The course of depression in recent onset rheumatoid arthritis: the predictive role of disability, illness perceptions, pain and coping

J Psychosom Res. 2001 Dec;51(6):713-9. doi: 10.1016/s0022-3999(01)00266-5.


Background: This study aimed to investigate the course of depression for patients with recently diagnosed rheumatoid arthritis (RA) and to investigate predictors of depression.

Methods: Twenty-two patients with a history of recently diagnosed RA of less than 2 years were assessed on a variety of clinical outcome and process measures on six assessment occasions over a 21-month period. These 22 patients constituted the control group of a controlled trial and received standard outpatient clinic treatment during follow-up.

Results: Patients became significantly more depressed over time. A set of five factors were found to consistently predict depression at the following assessment. These were initial level of depression, disability, pain, beliefs about the consequences of arthritis and coping strategies.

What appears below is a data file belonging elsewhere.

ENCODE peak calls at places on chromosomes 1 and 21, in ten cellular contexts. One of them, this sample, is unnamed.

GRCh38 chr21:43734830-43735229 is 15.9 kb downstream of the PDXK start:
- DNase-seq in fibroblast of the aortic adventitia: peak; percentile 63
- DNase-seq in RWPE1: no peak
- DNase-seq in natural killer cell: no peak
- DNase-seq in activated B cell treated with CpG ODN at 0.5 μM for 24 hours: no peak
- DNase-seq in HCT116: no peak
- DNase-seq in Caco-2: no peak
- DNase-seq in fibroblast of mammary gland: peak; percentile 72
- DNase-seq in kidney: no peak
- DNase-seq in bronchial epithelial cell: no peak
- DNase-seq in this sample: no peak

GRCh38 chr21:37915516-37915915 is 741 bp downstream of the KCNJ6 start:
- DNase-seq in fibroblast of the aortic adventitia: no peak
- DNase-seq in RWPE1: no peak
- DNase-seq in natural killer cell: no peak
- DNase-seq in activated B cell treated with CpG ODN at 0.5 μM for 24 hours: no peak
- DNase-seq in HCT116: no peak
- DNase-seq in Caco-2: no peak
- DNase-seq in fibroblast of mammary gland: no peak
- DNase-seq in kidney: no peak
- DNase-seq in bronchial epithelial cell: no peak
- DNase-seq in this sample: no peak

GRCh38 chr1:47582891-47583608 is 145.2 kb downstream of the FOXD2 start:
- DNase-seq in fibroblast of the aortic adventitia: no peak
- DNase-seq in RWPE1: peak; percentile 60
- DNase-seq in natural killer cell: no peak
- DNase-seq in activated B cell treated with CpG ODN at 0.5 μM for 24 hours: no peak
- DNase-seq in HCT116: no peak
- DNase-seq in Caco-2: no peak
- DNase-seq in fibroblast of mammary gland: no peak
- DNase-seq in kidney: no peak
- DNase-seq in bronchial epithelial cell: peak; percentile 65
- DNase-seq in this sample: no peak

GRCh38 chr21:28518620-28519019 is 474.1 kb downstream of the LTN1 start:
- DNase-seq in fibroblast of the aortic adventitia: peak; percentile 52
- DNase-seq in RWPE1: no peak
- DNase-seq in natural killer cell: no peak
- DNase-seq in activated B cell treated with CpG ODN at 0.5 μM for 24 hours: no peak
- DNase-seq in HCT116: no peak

Conclusions: The results confirm the importance of psychological factors in early RA and their relative independence from physical findings. This is the first study to document the importance of illness perceptions in recent onset RA.

Publication types

  • Clinical Trial
  • Randomized Controlled Trial
  • Research Support, Non-U.S. Gov't

MeSH terms

  • Adaptation, Psychological*
  • Adjustment Disorders / diagnosis*
  • Adjustment Disorders / psychology
  • Adjustment Disorders / therapy
  • Adult
  • Aged
  • Anxiety / diagnosis
  • Anxiety / psychology
  • Anxiety / therapy
  • Arthritis, Rheumatoid / psychology*
  • Arthritis, Rheumatoid / therapy
  • Combined Modality Therapy
  • Disability Evaluation*
  • Disease Progression
  • Female
  • Follow-Up Studies
  • Humans
  • Male
  • Middle Aged
  • Pain Measurement*
  • Patient Care Team
  • Personality Inventory
  • Psychotherapy
  • Sick Role*